• The non-volatile memory may include a read-only memory (ROM), such as an EPROM, and/or flash memory (e.g., NAND) to be used in conjunction with the volatile memory. Additionally, the non-volatile memory may include a high capacity memory such as a tape or disk drive memory. As will be appreciated, the volatile memory or the non-volatile memory may be considered a non-transitory tangible machine-readable medium for storing code (e.g., instructions).
  • As shown in FIG. 2, in certain embodiments, the memory device 14 may include a system on chip (SoC) 22 that may be a processor-in-memory (PIM) or a computer processor (CPU) tightly coupled to the memory components stored on the memory device 14. Generally, the memory SoC 22 may be on the same silicon chip as the memory components of the memory device 14. By merging the processing and memory components into the memory device 14, the memory SoC 22 may manage the manner in which data requests and responses are transmitted and received between the memory components and the host SoC 12. In certain embodiments, the memory SoC 22 may control the traffic between the memory components to reduce latency and increase bandwidth.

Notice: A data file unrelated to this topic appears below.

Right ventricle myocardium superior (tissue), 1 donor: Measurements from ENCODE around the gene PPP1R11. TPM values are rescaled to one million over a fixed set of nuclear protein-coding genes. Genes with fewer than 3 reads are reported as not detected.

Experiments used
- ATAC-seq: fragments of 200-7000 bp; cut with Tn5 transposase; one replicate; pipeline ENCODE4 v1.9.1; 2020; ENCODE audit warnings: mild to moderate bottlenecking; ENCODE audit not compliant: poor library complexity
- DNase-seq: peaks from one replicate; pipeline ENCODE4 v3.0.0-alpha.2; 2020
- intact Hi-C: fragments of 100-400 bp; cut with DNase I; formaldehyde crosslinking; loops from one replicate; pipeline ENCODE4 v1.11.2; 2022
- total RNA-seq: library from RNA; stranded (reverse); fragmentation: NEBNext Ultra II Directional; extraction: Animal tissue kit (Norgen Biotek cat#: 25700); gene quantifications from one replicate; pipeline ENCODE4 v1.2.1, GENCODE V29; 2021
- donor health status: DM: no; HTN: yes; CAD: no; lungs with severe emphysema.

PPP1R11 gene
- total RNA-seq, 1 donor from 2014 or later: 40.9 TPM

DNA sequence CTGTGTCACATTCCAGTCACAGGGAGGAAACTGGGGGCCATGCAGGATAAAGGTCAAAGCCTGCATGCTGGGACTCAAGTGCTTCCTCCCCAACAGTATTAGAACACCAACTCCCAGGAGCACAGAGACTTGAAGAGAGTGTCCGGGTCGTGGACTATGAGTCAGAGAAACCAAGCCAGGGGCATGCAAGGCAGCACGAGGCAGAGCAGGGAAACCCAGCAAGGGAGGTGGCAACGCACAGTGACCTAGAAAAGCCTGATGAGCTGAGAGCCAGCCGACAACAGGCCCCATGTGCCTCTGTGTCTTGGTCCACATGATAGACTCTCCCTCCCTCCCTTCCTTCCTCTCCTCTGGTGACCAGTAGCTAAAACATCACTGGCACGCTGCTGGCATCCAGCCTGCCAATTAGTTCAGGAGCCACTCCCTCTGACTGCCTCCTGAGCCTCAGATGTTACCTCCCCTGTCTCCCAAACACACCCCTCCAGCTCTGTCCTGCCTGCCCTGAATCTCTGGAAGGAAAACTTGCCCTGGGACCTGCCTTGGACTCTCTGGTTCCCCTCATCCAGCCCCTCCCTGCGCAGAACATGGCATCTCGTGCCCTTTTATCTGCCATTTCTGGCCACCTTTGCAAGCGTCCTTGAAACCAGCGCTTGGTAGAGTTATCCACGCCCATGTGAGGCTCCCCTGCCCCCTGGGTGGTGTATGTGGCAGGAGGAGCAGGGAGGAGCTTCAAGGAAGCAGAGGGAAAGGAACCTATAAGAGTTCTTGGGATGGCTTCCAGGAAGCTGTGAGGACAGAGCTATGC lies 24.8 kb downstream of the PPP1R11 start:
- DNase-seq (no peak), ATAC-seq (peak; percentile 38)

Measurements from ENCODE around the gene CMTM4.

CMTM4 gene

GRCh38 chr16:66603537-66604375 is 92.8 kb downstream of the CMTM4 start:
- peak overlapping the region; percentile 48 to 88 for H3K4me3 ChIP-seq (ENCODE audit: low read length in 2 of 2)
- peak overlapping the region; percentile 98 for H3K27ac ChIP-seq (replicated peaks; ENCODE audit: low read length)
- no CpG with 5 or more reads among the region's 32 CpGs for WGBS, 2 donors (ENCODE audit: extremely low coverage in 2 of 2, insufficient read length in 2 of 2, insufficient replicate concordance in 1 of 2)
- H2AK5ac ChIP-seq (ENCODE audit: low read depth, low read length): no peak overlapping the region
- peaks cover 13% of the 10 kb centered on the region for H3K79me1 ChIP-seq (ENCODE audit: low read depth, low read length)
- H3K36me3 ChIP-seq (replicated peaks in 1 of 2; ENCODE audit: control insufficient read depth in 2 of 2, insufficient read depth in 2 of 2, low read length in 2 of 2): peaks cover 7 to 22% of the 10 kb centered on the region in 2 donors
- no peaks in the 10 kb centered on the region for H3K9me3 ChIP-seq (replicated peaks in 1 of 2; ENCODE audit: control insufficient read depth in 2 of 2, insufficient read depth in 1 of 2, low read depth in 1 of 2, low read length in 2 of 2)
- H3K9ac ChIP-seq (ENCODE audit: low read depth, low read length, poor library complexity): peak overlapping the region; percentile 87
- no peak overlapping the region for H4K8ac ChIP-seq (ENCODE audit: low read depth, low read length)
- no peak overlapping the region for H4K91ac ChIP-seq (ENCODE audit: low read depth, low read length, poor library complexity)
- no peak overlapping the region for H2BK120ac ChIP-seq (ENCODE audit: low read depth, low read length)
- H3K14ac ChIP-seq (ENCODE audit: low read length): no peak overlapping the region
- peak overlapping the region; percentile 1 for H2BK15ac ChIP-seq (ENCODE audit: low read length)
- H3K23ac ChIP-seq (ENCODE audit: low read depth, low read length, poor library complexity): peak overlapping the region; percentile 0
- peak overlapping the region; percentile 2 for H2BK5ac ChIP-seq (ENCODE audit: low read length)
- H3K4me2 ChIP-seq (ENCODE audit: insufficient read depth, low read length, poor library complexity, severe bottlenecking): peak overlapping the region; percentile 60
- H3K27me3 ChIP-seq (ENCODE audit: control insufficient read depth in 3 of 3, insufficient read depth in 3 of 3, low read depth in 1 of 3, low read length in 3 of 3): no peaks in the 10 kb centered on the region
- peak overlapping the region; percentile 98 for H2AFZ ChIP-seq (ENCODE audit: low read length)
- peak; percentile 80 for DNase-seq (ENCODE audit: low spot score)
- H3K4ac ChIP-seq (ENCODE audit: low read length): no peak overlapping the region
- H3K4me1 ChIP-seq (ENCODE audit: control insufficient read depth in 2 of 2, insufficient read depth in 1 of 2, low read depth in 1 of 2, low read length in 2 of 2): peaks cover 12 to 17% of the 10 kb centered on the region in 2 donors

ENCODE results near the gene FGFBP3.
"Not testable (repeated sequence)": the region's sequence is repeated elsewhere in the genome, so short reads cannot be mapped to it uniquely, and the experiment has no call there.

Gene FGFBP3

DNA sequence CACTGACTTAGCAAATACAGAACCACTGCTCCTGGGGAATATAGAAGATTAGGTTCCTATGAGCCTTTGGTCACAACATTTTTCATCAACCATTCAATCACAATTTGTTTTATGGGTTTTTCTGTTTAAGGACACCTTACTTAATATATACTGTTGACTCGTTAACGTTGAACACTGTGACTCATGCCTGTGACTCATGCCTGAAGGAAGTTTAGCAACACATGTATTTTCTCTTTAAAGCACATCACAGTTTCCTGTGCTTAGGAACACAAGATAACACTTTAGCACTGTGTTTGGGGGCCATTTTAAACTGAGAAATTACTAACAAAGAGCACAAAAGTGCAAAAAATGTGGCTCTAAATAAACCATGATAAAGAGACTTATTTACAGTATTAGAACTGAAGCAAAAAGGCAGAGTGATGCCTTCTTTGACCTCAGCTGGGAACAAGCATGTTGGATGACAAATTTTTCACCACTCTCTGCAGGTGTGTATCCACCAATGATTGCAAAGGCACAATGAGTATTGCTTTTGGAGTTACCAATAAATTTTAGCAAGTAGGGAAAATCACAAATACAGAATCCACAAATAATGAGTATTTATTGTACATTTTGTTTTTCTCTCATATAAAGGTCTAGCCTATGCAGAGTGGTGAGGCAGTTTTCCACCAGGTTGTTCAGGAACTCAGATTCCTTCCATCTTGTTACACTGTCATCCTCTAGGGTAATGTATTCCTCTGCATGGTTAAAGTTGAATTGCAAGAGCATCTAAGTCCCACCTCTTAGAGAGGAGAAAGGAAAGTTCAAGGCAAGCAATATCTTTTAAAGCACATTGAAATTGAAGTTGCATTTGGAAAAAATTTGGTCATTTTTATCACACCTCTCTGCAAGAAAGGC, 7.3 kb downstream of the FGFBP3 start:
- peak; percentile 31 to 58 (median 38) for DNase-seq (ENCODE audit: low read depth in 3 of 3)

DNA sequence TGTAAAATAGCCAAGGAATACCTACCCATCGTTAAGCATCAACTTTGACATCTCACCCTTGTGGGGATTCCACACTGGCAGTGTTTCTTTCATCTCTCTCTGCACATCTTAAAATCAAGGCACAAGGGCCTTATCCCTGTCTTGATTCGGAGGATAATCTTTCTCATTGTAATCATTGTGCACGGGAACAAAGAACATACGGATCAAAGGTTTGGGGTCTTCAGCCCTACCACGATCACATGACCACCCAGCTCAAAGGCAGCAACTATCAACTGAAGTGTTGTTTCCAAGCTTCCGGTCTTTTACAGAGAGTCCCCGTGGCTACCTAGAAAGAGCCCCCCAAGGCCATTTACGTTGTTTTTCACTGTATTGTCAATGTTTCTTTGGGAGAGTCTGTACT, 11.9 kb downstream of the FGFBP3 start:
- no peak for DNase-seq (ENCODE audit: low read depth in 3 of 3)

• By way of example, the memory device 14 may include memory types such as NAND memories 24, Reduced-latency Dynamic random access memory (RLDRAM) 26, double data rate fourth generation synchronous dynamic random-access memory (DDR4) 28, and the like. Each of these memory types may be communicatively coupled to the memory SoC 22 via channels 30, which may include electrical channels, optical channels, buses, and the like.
  • As will be appreciated, the host SoC 12 or the memory SoC 22 may generate a code word, as discussed above, and append parity bits to a data packet in an Error Correcting Code (ECC) portion of the data packet. For example, FIG. 3 illustrates a packet level view of a data packet 40 that may be employed with the systems and techniques described herein. As shown in FIG. 3, the data packet 40 may include a payload field 42 and an error control code (ECC) field 44.
  • The payload field 42 may include the original data to be written into a memory location. With this in mind, the ECC field 44 may include parity bits added to the payload field 42 based on the generated code word. The parity bits may be used to ensure that the data within the payload field 42 can be recovered without errors. In certain embodiments, the host SoC 12 or the memory SoC 22 may generate the code word that may be used to determine whether the data packet 40 includes any errors after the data packet 40 is read back from the memory.